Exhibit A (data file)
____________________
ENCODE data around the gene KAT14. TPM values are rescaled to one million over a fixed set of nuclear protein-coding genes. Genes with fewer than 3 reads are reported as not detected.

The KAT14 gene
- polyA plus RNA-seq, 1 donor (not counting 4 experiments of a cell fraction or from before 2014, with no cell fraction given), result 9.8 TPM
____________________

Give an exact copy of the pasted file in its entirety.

ENCODE data around the gene KAT14. TPM values are rescaled to one million over a fixed set of nuclear protein-coding genes. Genes with fewer than 3 reads are reported as not detected.

The KAT14 gene
- polyA plus RNA-seq, 1 donor (not counting 4 experiments of a cell fraction or from before 2014, with no cell fraction given), result 9.8 TPM